In recent years, the city has taken steps to develop its cycling infrastructure and promote cycling as a mode of transportation in order to curb air pollution and encourage healthy living among Paisas. These initiatives have had great success, and Medellin has become an excellent cycling destination.
There are now bicycle routes in many areas of the city, and plans are in place to expand biking them by 400 km in the next two decades. Medellin also hosted the World Bicycle Forum in 2015.
The ambitious Encicla program has also certainly contributed to the rising popularity of cycling: this bike share program has more than 35 stations in the city with over 600 bikes available for loan-for free. Anyone in the city , including tourists may sign up online to access this service and take a spin on one of the recognizable blue bicycles.
Bike clubs and serious athletes have proliferated, and the last Wednesday of each month has become a trendy event, offering the opportunity for bike lovers gather to ride in the Fiesta de la Bici.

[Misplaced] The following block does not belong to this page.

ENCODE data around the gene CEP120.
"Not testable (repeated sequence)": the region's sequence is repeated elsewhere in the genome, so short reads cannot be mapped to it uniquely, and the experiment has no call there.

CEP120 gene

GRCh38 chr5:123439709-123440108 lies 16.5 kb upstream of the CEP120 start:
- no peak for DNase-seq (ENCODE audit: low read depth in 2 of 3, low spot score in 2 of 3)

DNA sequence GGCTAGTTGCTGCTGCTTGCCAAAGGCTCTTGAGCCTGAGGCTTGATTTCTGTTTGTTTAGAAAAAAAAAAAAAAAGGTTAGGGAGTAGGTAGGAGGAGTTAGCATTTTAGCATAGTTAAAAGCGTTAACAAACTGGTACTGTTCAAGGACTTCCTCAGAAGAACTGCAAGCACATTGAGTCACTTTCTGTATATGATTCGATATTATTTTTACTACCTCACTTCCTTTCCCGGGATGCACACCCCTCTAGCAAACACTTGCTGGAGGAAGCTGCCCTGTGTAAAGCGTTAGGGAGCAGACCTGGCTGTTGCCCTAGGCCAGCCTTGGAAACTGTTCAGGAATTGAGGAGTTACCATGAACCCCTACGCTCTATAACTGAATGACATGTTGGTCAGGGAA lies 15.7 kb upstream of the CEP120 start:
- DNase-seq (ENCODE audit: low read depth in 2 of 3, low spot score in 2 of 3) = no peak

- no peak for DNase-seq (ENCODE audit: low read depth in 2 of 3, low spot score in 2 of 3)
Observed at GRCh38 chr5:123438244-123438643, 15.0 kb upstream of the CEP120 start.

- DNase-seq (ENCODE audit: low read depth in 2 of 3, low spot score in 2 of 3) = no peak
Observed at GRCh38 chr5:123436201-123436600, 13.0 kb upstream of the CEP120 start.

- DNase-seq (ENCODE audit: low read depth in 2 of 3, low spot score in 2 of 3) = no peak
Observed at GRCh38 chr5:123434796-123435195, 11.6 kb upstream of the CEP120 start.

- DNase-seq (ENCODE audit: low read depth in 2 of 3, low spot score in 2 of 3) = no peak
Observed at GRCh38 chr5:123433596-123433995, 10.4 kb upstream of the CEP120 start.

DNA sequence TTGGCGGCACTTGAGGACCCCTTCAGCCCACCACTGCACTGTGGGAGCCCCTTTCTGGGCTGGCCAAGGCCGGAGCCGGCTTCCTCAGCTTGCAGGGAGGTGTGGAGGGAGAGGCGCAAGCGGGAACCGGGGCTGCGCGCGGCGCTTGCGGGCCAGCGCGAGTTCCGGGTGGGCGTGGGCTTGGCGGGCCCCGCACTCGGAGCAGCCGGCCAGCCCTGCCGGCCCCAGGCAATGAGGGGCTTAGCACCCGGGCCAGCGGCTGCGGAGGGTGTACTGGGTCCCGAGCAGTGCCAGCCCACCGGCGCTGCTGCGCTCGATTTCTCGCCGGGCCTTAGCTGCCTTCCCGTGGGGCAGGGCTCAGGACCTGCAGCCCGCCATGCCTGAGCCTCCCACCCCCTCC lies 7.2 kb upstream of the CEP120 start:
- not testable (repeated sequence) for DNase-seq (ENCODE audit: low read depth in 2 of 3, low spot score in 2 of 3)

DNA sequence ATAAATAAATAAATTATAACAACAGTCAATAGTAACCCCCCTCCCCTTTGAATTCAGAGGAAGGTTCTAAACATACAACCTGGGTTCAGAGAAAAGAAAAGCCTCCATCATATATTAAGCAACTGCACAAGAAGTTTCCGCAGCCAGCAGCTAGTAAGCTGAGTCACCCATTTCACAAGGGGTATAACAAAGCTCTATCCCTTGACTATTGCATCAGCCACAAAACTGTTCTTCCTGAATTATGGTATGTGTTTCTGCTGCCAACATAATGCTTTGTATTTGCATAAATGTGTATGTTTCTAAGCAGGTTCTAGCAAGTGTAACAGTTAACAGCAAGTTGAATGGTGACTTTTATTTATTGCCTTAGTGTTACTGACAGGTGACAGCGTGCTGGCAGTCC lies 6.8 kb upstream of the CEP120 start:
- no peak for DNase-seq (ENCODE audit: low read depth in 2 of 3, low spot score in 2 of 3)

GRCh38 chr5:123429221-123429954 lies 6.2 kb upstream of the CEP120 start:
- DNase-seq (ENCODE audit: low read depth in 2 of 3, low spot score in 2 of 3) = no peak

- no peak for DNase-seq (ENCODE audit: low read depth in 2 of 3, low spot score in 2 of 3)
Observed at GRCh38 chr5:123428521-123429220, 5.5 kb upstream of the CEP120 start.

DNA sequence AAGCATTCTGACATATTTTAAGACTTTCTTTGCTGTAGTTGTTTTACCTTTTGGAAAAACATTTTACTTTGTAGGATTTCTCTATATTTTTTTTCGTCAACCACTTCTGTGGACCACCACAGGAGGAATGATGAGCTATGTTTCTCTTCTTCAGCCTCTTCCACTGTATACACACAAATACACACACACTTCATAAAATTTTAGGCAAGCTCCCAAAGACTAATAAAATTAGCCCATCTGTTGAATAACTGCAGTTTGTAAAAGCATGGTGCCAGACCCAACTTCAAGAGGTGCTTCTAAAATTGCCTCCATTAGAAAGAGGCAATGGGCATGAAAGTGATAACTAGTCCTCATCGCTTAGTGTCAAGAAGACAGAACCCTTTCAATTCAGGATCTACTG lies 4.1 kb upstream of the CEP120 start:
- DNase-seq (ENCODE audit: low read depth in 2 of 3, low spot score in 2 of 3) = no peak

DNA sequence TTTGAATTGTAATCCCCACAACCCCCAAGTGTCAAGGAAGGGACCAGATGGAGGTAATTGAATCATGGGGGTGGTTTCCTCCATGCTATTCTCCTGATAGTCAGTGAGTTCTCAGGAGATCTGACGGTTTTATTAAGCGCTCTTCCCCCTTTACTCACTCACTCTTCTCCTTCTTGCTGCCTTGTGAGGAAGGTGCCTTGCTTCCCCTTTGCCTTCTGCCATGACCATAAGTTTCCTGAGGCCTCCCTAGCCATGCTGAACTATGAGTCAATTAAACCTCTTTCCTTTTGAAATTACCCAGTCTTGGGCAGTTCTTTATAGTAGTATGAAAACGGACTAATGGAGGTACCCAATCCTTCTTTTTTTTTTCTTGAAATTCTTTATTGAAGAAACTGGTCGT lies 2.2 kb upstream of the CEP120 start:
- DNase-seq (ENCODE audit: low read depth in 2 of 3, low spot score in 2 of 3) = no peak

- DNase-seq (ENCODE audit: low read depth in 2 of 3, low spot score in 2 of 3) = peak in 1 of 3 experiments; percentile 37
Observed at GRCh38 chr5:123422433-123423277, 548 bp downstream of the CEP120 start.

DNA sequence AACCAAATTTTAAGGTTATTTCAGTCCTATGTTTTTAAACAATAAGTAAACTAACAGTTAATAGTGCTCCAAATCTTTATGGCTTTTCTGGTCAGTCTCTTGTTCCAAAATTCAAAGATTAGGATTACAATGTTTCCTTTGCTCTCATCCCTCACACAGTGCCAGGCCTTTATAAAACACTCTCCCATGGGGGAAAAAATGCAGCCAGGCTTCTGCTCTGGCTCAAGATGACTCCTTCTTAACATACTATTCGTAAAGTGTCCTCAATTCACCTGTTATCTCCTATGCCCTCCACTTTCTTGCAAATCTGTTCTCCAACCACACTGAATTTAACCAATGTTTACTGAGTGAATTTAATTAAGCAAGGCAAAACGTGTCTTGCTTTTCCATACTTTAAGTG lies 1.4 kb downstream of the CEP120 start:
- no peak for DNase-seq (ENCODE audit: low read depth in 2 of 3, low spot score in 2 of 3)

Though at first glance the streets seem to be quite hectic, they are generally safe as motorists have become accustomed to keeping an eye out for cyclists on the road. On any given weekend, hundreds of cyclists take to the streets and the recreational paths to take a weekend ride. Yesterday, Earth Day, was also Dia sin Carro- Day without Cars here in Medellin. Only bikes, and public transportation vehicles were out on public streets.
Popular routes for serious cyclists, including the challenging Las Palmas and Alto de Minas routes, which take you out of the city into the countryside, all include lots of hills. Be prepared for some steep incline training. There are also mountain biking options in the hills outside the city, with numerous operators offering tours.
In my week here, I’ve seen more cyclists than any other city I’ve been to. The lovely weather year-round and the forward-thinking initiatives of the local government really encourage people to get out and cycle the city.